Helena assumes the mantle of Batwoman the following year and races her mother across rooftops. The year after, Bruce is on crutches, and Selina escorts him to where he can rest.
Bruce doesn’t make it to the next Christmas. Instead, Selina sits alone before his grave, telling him that the pain she feels isn’t good. It’s unbearable. A few Christmases later, Selina makes a donation to the orphanage under the stipulation that cats must be provided for all of the children.
The following Christmas, Selina picks up a stray kitten on her way home. A robber sees that she’s wearing expensive jewelry and threatens to kill her for it. Selina scoffs. A gun thunders twice. The kitten nurses Selina’s bleeding body.
After the main story in Batman/Catwoman Special #1, there are bonus page breakdowns and tributes, and memorials for artist John Paul Leon, who passed away in May of 2021. “The Riddle” from Batman: Black & White Volume 2 by writer Walt Simonson and artist John Paul Leon and The Question in “Reflections of the Heart” from DC’s Crimes of Passion #1 by writer Ram V and artist John Paul Leon are also featured backups, showcasing Leon’s work.
Analysis: This issue, titled “Interlude,” showcases a wide array of talent from artists John Paul Leon, Bernard Chang, Shawn Crystal, Mitch Gerads, Dave Stewart, Bill Sienkiewicz, Lee Weeks, and many others. It’s told exclusively from the perspective of Selina Kyle, tracing Christmases throughout the course of her life.
It’s a beautiful issue, wherein we first meet Selina as an abandoned orphan. From there, she’s isolated and alone in an orphanage, and her only connections are to a cat and a family portrait of Bruce Wayne. Each Christmas, we see Selina muster up the strength to escape, and when she’s out on the streets, we watch her grow as a stray cat, first stealing and then learning how to hunt for bigger prey. Selina’s relationship with Batman develops slowly, and Christmas by Christmas, she learns to enjoy Bruce’s company.
Eventually, they have a family together. Bruce and Selina take turns going out on patrol while Helena grows up, and once she’s old enough to take the mantle of the Bat from Bruce, the two grow old together. This is a continuation of Batman Annual #2, leading to the tragic death of Bruce featured in the much-revered annual. We see several Christmases after Bruce’s death wherein Selina pushes through the pain and refocuses on cats before ultimately dying herself.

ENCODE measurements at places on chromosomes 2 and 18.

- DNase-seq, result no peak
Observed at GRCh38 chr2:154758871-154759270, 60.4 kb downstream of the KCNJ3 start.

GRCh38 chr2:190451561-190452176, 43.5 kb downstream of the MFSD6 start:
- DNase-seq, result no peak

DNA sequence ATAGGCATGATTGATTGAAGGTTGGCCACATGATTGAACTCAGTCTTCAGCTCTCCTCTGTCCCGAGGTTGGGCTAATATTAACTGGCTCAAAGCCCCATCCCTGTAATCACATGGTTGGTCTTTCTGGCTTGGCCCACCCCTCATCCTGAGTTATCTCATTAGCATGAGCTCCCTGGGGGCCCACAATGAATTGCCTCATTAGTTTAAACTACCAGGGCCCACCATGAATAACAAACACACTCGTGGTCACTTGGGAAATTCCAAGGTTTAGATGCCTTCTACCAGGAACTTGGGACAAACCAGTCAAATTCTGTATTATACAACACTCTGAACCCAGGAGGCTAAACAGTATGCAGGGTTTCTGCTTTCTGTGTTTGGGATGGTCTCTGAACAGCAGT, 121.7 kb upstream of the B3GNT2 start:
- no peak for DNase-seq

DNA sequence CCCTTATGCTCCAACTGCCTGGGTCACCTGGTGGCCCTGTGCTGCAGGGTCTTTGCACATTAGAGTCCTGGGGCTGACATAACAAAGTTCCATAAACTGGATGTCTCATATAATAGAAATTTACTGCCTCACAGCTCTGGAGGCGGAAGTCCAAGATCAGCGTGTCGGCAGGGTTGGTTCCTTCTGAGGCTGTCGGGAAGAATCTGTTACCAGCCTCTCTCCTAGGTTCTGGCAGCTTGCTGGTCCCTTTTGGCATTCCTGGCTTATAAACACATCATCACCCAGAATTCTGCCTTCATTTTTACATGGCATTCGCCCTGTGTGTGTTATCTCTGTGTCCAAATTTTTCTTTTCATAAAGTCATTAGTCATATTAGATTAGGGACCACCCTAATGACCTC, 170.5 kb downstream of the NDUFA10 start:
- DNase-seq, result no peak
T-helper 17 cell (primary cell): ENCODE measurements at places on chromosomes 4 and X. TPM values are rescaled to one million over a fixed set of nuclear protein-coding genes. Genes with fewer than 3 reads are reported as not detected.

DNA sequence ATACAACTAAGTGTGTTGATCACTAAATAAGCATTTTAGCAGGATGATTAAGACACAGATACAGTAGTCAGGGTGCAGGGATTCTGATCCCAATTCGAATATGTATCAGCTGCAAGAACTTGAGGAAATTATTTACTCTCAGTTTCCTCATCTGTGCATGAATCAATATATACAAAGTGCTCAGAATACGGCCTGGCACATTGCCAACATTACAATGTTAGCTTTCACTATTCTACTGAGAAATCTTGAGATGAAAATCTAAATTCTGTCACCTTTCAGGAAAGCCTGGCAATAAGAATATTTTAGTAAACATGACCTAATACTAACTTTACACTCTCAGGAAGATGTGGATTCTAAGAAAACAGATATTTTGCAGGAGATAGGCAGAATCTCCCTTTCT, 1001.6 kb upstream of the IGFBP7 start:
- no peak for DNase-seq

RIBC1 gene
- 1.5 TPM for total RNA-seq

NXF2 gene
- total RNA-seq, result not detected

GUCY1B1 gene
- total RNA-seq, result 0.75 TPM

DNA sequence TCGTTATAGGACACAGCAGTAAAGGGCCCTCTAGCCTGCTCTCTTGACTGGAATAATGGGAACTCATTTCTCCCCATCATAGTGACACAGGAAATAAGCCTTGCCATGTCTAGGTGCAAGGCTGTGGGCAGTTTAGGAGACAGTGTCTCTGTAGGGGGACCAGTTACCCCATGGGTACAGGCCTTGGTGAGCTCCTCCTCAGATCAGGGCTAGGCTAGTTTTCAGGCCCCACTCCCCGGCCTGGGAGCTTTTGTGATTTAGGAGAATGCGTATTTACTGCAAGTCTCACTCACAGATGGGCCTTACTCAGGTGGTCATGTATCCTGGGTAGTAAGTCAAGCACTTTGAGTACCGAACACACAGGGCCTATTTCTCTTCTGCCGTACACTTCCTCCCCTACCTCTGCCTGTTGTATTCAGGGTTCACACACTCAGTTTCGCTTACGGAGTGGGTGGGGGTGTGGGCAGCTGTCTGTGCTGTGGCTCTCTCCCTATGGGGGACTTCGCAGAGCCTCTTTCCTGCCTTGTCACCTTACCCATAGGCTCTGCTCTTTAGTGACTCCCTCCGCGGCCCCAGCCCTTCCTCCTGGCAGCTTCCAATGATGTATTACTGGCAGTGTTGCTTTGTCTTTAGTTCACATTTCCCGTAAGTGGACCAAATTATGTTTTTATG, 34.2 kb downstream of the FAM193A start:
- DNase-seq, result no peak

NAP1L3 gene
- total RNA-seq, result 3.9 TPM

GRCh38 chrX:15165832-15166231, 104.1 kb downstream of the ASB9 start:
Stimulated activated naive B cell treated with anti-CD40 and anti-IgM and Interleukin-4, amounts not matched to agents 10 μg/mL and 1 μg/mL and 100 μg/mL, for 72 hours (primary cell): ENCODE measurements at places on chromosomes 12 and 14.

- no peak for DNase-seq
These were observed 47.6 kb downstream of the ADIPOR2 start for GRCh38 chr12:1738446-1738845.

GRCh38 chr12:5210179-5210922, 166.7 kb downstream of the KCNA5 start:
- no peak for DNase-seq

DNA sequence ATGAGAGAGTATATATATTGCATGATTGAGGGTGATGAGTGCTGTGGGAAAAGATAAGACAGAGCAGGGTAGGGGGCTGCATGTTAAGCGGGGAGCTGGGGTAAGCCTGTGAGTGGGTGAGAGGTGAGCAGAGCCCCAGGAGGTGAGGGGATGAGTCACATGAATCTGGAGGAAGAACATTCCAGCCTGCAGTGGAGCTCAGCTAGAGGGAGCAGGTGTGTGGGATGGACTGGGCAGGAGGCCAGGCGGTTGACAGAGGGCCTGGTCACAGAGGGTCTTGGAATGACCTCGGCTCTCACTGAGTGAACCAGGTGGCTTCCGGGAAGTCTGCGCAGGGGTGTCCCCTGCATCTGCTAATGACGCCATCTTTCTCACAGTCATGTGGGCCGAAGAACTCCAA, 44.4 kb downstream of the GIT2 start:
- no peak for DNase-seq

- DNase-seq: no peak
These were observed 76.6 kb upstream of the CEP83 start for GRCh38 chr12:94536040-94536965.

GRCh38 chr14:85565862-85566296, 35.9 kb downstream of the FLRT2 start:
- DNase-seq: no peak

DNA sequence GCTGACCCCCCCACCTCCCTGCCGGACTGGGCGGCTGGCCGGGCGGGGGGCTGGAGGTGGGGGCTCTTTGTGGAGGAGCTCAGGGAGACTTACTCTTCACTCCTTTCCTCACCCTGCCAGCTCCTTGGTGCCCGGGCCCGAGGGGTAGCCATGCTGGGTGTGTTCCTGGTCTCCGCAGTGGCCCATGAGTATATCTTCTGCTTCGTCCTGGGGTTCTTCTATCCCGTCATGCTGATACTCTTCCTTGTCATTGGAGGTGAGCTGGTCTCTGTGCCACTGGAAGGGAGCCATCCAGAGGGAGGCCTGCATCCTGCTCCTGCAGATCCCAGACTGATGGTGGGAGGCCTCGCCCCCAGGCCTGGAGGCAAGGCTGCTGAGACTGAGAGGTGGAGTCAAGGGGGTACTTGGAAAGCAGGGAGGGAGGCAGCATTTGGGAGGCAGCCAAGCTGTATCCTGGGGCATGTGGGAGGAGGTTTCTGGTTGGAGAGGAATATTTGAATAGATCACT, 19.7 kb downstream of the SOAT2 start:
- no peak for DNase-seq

Batman/Catwoman Special #1 resonates with a couple of different themes. For one, Selina’s life is very much like a stray cat. She starts out on the street, finding temporary shelter while learning to hunt. When she ultimately finds someone that wants to take care of her, she’s slow to trust that person, and it takes a long time before Selina is willing to welcome the housecat life. She never fully settles in, but she uses the comfort and the warmth to provide a great home life for her family.
Throughout Selina’s life, there are always cats surrounding her in key moments. When she’s a baby, abandoned in a dumpster, she’s found by a cat. When Selina injures herself after trying to escape from the orphanage, she’s nursed by a cat. Even in her final moments, a cat comes to her aid after she’s been shot and is bleeding out on the street. Early on in Batman/Catwoman Special #1, Selina tells a portrait of Bruce Wayne that she’s not always nice, but she’s always nice to cats. This resonates as cats are always nice to her.
Another constant in Selina’s life is Bruce Wayne. At first, he’s a boy in a painting that she talks to, in part because he has no parents either. When the two meet and eventually have a family together, she assumes the mantle of Martha Wayne, wearing jewels and dying at the hands of a gunman in an alley. One could argue that throughout her life, the Waynes have always been providing a place of shelter for her. First, at the orphanage, then the juvenile detention center, and finally Wayne Manor. Another argument is that Bruce and she are two “strays” from opposite sides of the spectrum who are nice to each other. Either way, all of these ideas and themes echo throughout Batman/Catwoman Special #1, each event taking place on one Christmas after another because, for Selina, it means warmth and comfort from the cold.
We see a lot of humility and love from Selina in this issue, something that has been absent in much of the Batman/Catwoman run thus far. Selina cares for cats, for Bruce, for Alfred and Helena, and even for an elder Riddler, whose mind has been ravaged by dementia. It’s tragic, beautiful, and effective in showcasing a complex life tethered to a feral cat spirit. When her life is in its final few Christmases, Selina grieves for the warmth she’s lost, then makes a decision to use her status to ensure all the other orphans like her have cats, too.
Editor’s Note: DC Comics provided TBU with a copy of this comic for review purposes. You can find this comic and help support TBU in the process by purchasing this issue digitally on Comixology through Amazon or a physical copy of the title through Things From Another World.
Batman/Catwoman Special #1
Batman/Catwoman Special #1 is arguably the best issue of this maxiseries thus far, filled with tender moments that speak to the thing fans most want in this book, the love between Batman and Catwoman and the nuance between the fights.